Peter has been working here since September 2012, he came straight from High School and worked as an apprentice for the first 2 years. He then got the permanent position and ever since then has been a web developer in the team. He spends most of his time fighting the beast that is UniDesk, helping staff and students with web queries and bugs. When not working on support he works on small-scale development projects.

UniDesk house rules

UniDesk is the system we use to log and progress incidents, more commonly known here as calls. This can be used by University and non-University members alike to submit their problems and then follow their progress.

As each team member was using UniDesk slightly differently, it became clear that we needed some rules and guidelines on how we should use it consistently.

I thought it may be of use to other teams using a call management system to see what we’re doing.

Three levels of support

The way we are set up, there are essentially three levels of support:

    • First line: IT service desk (a physical help desk in the library).
    • Second line: Digital communications support team (Peter and Duncan).
    • Third line: Rest of the digital communications team.

Guidelines

Below are some of the rules and guidelines that aren’t too specific to our team:

When a call is assigned to us

When the IT service desk (first line) assigns a call to us, it arrives with the status of ‘New’. In UniDesk terms this means unread and completely unactioned.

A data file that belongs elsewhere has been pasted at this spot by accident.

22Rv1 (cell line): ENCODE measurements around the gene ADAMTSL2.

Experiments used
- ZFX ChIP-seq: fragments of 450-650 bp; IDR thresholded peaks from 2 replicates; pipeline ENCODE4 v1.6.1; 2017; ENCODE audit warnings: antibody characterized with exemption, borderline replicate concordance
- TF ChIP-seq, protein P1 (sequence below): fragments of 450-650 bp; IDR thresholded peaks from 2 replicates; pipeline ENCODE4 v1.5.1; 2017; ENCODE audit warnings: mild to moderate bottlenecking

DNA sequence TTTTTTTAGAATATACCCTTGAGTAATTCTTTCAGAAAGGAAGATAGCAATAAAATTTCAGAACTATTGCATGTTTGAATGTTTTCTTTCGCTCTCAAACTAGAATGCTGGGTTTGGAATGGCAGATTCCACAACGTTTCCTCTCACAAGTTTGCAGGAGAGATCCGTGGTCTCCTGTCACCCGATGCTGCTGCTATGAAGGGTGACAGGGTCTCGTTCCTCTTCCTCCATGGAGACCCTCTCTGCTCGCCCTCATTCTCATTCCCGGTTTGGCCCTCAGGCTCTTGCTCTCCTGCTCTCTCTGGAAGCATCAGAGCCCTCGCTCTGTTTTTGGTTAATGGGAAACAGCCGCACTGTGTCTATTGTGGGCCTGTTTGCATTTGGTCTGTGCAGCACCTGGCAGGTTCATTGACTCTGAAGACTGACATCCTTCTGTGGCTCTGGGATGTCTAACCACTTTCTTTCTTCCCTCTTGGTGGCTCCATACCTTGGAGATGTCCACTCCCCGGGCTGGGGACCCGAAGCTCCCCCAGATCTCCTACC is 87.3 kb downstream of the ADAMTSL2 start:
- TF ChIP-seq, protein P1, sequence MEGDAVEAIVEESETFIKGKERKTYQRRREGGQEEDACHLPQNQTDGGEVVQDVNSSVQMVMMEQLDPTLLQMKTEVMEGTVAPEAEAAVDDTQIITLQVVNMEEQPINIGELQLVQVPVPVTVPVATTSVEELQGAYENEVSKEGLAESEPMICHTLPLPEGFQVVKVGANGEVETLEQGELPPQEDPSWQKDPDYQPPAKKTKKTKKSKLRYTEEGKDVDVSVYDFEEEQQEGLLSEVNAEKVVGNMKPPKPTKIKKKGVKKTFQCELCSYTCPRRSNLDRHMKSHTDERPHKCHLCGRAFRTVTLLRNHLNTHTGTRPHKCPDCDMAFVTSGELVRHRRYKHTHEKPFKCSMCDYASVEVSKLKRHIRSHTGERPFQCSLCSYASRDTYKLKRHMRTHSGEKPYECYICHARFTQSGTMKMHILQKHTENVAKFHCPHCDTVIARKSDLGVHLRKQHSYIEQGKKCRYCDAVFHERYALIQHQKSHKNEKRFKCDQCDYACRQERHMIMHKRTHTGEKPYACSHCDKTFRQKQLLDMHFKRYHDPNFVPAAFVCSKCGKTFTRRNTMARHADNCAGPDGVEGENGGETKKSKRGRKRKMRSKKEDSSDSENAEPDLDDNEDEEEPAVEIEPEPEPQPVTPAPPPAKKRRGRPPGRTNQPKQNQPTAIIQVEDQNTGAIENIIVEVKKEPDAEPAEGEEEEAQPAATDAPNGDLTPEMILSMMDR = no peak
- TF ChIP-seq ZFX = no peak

Once a member of the team has read and understood what the call is about they mark it as ‘Open’. This shows the service desk we are aware of the issue and are taking steps to resolve it.

If the issue has to wait until Friday, when the rest of our team works on support calls, then the support team will email the user to let them know about the short delay.

Calls with no response from user

If we have not heard back from a user after two weeks, we change the call status to ‘Closed – User confirmed’ and add the following to the action field: “Not received a reply from user in two weeks or more.”

Calls past their target date

If calls pass their target date, second line support will extend the call by two weeks, then let the operator know about specific call at the next daily catch-up meeting.

De-escalating calls

Whenever a call is incorrectly assigned to us we de-escalate it back to the IT service desk. This not only helps educate first line about what to assign us and what not to, but it of course guarantees that the call gets passed to the right group.

Team member on holiday or off sick

Before a team member goes on holiday, they should reassign the call to another team member; at the very least they should assign the call to the “Digital Communications” operator so that it can be picked up by second line.

If the call relies solely on the absent team member, if they have not already done so, the second line support team should send a short email to the user alerting them of the absence and an indication of when they are expected to return.

Standard replies

In order to keep our responses and general output consistent across the team, we use a set of standard replies.